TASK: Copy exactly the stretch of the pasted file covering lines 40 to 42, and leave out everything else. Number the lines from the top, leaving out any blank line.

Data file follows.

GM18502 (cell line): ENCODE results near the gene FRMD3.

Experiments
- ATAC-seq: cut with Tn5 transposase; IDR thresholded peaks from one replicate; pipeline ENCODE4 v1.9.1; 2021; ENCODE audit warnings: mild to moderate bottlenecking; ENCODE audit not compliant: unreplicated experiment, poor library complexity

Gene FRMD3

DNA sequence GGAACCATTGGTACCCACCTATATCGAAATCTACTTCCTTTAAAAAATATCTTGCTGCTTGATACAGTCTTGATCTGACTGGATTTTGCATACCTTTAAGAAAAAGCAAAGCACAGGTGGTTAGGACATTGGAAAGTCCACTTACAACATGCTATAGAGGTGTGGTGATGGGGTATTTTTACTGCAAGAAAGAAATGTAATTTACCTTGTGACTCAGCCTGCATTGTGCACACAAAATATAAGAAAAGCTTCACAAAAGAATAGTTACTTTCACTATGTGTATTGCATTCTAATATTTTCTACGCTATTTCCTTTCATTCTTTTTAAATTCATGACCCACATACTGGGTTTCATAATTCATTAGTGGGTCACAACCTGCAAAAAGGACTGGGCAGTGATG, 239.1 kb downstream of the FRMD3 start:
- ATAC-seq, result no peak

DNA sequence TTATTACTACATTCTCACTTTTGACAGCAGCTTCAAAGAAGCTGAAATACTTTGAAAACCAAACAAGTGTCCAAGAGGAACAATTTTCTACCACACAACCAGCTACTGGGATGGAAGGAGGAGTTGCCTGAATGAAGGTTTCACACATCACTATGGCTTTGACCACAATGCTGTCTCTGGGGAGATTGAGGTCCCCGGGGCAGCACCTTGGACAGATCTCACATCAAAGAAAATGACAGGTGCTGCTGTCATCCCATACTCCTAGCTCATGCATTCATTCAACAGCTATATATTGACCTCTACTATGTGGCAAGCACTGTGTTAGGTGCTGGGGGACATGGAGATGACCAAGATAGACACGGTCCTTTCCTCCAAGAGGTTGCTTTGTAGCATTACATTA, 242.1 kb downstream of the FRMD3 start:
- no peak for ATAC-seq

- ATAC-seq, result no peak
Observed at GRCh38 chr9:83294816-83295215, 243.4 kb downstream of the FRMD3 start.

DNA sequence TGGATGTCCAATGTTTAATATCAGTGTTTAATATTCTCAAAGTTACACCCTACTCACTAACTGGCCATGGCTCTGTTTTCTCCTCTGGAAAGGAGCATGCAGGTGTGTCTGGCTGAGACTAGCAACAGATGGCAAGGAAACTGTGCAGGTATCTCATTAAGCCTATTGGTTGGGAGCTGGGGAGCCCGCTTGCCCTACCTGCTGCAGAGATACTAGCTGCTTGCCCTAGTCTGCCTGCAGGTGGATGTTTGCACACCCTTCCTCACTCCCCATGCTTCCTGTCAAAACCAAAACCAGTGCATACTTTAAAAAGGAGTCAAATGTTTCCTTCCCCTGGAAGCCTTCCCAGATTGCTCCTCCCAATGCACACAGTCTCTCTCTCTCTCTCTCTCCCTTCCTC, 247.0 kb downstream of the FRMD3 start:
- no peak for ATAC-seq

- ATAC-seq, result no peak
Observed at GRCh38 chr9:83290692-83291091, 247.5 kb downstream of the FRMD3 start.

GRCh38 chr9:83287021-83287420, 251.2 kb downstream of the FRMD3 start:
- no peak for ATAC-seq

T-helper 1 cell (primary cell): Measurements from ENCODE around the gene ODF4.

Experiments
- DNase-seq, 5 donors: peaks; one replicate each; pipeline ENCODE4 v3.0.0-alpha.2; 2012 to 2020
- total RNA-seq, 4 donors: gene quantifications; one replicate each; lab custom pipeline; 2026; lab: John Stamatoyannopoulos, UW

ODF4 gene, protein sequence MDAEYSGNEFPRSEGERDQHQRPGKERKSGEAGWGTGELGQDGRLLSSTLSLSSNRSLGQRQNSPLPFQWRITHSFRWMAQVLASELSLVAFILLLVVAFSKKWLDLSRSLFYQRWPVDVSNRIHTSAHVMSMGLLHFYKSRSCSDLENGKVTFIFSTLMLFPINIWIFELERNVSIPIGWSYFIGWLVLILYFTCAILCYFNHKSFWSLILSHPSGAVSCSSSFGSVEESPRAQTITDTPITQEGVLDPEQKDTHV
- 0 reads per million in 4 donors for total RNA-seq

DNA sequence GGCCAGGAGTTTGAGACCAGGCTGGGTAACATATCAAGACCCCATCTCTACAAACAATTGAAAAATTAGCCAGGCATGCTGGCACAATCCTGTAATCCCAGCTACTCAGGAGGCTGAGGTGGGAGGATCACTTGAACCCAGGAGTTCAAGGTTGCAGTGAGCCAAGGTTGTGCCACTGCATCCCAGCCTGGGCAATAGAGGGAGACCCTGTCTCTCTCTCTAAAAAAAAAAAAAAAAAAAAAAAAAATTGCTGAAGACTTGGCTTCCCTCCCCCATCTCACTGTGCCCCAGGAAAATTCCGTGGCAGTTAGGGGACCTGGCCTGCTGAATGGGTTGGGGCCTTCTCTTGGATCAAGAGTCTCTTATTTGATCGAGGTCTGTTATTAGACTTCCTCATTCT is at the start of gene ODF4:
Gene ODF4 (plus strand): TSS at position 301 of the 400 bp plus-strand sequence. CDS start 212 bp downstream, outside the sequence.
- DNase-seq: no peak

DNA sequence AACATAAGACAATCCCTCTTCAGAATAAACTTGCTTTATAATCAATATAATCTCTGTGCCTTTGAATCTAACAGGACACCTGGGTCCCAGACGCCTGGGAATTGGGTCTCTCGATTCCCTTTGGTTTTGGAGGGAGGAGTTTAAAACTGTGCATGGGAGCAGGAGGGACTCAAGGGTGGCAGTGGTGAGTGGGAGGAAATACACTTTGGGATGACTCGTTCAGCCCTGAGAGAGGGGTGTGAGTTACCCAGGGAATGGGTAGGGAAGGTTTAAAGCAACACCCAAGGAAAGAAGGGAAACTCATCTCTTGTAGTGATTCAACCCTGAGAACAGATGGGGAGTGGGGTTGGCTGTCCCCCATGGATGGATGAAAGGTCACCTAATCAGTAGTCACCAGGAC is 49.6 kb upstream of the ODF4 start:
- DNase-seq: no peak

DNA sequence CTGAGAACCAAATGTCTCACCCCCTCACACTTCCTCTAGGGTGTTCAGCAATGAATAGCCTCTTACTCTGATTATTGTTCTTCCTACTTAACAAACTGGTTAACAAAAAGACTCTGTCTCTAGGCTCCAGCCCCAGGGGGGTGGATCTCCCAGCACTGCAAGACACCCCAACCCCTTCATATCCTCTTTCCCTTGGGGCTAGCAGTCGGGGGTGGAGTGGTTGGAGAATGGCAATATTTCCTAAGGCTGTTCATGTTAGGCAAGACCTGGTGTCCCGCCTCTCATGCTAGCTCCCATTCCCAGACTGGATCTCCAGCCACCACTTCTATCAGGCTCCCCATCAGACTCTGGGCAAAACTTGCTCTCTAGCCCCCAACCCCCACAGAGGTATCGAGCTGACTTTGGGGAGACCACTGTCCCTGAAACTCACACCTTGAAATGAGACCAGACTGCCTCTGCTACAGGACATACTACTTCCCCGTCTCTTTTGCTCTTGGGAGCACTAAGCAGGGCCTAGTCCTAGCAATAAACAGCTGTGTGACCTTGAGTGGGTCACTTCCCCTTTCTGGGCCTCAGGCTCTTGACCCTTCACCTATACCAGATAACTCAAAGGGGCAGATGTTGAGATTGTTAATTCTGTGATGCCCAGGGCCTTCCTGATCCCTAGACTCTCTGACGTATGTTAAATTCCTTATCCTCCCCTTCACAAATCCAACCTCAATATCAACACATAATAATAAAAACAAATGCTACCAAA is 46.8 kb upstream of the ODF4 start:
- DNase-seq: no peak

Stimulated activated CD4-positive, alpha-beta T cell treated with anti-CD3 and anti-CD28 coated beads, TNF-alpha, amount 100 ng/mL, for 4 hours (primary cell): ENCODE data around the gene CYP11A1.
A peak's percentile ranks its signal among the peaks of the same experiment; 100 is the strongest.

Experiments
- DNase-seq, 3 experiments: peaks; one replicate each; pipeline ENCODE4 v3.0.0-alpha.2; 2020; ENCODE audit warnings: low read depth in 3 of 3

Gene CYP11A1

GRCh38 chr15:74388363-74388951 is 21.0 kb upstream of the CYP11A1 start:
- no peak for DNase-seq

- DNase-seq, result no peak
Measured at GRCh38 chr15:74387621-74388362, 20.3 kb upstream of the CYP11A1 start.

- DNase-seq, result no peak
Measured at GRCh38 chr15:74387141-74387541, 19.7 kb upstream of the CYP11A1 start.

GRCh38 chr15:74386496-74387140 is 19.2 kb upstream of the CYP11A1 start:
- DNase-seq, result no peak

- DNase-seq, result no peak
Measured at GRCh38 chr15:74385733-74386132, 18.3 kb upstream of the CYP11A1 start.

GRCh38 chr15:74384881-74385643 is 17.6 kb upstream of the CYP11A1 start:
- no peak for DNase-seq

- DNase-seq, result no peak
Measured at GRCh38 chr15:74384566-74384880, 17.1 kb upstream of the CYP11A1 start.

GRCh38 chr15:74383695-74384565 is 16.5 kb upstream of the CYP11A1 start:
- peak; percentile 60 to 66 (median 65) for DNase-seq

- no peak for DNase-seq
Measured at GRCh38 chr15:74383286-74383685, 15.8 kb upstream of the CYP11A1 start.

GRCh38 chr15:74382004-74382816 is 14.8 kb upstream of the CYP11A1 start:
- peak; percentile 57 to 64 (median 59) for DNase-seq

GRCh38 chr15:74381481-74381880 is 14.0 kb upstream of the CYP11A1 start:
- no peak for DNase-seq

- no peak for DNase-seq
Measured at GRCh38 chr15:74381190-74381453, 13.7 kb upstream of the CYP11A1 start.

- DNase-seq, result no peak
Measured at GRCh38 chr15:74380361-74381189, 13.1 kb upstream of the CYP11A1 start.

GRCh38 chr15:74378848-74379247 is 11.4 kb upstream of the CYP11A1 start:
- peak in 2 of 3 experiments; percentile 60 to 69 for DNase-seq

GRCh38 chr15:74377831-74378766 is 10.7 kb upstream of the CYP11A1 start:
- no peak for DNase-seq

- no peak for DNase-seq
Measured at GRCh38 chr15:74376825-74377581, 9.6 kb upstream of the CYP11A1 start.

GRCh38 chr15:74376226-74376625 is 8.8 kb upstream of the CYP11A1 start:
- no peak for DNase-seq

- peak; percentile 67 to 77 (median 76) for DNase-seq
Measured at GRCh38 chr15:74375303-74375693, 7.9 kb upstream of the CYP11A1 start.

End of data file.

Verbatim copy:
Measured at GRCh38 chr15:74387141-74387541, 19.7 kb upstream of the CYP11A1 start.

GRCh38 chr15:74386496-74387140 is 19.2 kb upstream of the CYP11A1 start:
- DNase-seq, result no peak